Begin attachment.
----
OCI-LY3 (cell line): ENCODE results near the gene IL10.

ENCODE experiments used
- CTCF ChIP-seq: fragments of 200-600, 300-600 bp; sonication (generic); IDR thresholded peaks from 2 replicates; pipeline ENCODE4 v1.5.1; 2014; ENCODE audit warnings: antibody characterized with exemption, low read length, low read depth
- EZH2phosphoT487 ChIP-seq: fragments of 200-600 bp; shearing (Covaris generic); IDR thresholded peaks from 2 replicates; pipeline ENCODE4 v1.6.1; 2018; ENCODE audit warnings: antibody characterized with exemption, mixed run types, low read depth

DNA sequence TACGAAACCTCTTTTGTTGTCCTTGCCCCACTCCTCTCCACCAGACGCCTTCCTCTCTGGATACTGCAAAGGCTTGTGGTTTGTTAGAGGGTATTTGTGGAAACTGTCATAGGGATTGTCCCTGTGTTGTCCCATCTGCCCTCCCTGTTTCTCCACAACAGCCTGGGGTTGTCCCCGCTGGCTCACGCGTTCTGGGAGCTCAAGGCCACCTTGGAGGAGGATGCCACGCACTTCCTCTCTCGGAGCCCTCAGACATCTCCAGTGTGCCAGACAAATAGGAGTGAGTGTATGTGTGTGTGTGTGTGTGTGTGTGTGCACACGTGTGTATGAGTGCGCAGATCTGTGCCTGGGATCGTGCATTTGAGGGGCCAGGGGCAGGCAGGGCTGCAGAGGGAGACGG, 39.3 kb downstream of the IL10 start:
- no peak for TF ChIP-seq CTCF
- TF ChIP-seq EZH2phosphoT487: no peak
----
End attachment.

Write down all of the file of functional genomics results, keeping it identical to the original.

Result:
OCI-LY3 (cell line): ENCODE results near the gene IL10.

ENCODE experiments used
- CTCF ChIP-seq: fragments of 200-600, 300-600 bp; sonication (generic); IDR thresholded peaks from 2 replicates; pipeline ENCODE4 v1.5.1; 2014; ENCODE audit warnings: antibody characterized with exemption, low read length, low read depth
- EZH2phosphoT487 ChIP-seq: fragments of 200-600 bp; shearing (Covaris generic); IDR thresholded peaks from 2 replicates; pipeline ENCODE4 v1.6.1; 2018; ENCODE audit warnings: antibody characterized with exemption, mixed run types, low read depth

DNA sequence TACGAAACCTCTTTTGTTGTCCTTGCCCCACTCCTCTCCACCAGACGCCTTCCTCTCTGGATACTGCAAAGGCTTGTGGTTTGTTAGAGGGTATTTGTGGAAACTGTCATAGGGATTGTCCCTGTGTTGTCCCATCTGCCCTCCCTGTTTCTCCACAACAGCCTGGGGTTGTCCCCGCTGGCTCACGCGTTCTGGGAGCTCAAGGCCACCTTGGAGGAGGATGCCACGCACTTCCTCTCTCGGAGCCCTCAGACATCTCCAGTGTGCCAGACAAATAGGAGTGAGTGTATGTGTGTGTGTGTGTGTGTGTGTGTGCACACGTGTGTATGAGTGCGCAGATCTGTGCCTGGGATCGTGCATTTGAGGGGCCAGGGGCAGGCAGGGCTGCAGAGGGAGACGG, 39.3 kb downstream of the IL10 start:
- no peak for TF ChIP-seq CTCF
- TF ChIP-seq EZH2phosphoT487: no peak